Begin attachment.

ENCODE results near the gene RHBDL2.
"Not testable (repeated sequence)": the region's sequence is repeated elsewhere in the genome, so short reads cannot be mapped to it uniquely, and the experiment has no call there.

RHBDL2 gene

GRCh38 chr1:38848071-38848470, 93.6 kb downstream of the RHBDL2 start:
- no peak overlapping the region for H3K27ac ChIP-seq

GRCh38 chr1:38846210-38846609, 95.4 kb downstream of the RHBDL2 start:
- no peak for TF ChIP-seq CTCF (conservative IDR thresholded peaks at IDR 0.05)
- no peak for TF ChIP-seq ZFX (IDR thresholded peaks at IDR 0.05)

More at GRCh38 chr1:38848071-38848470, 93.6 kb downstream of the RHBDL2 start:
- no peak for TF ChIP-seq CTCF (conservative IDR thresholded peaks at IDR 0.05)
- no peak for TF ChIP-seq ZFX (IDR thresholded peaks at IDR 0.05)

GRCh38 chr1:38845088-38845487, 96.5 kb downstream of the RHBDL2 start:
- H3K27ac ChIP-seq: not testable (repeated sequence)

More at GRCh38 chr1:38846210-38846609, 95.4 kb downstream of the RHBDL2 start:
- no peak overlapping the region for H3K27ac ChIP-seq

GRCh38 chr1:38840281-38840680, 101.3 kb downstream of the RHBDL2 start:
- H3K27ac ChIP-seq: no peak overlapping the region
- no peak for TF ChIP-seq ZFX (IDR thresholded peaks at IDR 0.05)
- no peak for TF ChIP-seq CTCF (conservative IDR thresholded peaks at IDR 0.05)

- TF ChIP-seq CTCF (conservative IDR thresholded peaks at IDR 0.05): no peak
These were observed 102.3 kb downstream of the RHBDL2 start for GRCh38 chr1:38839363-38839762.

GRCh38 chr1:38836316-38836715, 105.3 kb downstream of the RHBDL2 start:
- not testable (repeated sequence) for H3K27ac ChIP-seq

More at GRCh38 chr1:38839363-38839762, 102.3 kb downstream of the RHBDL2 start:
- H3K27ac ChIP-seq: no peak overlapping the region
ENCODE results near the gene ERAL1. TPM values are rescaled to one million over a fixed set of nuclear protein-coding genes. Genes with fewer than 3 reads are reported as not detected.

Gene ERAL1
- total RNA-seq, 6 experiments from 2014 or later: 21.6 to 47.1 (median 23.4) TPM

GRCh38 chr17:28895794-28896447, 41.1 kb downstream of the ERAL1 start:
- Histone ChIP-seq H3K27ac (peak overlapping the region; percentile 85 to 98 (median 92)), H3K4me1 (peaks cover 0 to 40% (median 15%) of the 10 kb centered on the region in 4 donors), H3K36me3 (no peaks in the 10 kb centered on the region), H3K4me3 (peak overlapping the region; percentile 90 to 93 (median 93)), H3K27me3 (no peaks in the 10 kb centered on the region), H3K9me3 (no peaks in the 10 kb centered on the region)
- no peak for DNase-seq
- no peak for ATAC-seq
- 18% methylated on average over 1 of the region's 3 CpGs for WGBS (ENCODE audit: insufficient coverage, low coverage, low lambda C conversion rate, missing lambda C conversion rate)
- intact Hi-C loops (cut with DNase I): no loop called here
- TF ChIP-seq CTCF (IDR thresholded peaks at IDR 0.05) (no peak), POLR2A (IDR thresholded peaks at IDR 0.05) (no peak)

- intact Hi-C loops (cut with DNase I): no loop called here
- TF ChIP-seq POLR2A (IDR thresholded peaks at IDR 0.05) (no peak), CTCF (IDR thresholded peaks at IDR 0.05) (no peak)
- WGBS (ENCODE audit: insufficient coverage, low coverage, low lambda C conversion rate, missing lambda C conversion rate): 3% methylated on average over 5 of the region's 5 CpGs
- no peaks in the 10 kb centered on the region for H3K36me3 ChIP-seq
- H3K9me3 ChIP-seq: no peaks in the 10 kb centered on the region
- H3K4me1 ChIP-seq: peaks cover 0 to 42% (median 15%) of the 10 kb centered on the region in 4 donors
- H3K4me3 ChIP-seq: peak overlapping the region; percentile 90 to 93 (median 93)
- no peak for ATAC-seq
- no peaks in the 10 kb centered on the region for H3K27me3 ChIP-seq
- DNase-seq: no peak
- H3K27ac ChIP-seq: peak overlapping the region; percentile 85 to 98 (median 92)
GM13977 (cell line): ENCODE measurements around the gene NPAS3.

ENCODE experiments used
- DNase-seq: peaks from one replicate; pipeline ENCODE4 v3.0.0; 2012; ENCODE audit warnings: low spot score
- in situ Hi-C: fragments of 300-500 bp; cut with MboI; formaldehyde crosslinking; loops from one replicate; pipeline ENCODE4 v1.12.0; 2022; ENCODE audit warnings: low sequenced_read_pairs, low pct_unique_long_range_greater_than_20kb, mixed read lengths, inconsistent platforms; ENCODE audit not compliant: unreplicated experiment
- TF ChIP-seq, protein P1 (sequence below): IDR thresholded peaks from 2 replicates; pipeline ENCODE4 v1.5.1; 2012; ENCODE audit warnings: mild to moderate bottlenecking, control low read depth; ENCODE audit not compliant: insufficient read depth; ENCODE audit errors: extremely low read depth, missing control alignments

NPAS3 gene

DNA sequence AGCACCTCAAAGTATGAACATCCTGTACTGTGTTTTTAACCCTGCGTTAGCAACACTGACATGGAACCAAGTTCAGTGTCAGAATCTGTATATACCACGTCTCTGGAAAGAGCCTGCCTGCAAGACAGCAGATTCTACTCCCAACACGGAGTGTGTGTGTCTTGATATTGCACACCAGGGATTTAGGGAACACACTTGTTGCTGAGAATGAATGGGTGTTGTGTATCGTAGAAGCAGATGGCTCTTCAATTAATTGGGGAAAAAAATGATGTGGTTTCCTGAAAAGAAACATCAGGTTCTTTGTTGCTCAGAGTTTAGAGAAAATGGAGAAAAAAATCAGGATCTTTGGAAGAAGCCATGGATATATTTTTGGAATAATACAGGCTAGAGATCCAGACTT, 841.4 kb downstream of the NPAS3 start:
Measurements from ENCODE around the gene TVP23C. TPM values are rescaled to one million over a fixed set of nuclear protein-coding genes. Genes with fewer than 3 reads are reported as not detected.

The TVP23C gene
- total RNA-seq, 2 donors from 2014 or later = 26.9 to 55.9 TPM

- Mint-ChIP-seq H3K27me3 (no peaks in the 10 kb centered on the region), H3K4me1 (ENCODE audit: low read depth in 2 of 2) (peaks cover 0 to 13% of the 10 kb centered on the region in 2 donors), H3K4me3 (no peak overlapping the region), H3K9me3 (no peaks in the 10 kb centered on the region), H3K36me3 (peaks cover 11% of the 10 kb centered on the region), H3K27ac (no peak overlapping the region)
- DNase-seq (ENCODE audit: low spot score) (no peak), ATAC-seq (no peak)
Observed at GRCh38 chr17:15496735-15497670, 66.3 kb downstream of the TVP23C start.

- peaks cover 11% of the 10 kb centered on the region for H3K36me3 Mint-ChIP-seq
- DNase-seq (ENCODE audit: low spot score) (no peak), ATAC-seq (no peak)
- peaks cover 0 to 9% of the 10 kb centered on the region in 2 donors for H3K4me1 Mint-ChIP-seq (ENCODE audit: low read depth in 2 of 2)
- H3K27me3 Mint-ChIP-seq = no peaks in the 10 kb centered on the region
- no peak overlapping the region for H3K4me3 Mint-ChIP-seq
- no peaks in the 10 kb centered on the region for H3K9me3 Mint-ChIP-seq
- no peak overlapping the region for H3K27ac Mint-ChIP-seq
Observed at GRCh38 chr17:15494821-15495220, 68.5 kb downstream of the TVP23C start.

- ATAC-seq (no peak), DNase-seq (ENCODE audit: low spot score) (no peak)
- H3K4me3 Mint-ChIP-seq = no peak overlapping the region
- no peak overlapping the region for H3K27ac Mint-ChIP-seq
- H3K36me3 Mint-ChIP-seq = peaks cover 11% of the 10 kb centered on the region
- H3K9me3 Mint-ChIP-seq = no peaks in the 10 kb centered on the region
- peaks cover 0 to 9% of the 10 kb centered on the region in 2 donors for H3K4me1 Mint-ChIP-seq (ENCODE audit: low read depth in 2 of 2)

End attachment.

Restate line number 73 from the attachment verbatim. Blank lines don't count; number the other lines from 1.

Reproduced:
- peaks cover 0 to 9% of the 10 kb centered on the region in 2 donors for H3K4me1 Mint-ChIP-seq (ENCODE audit: low read depth in 2 of 2)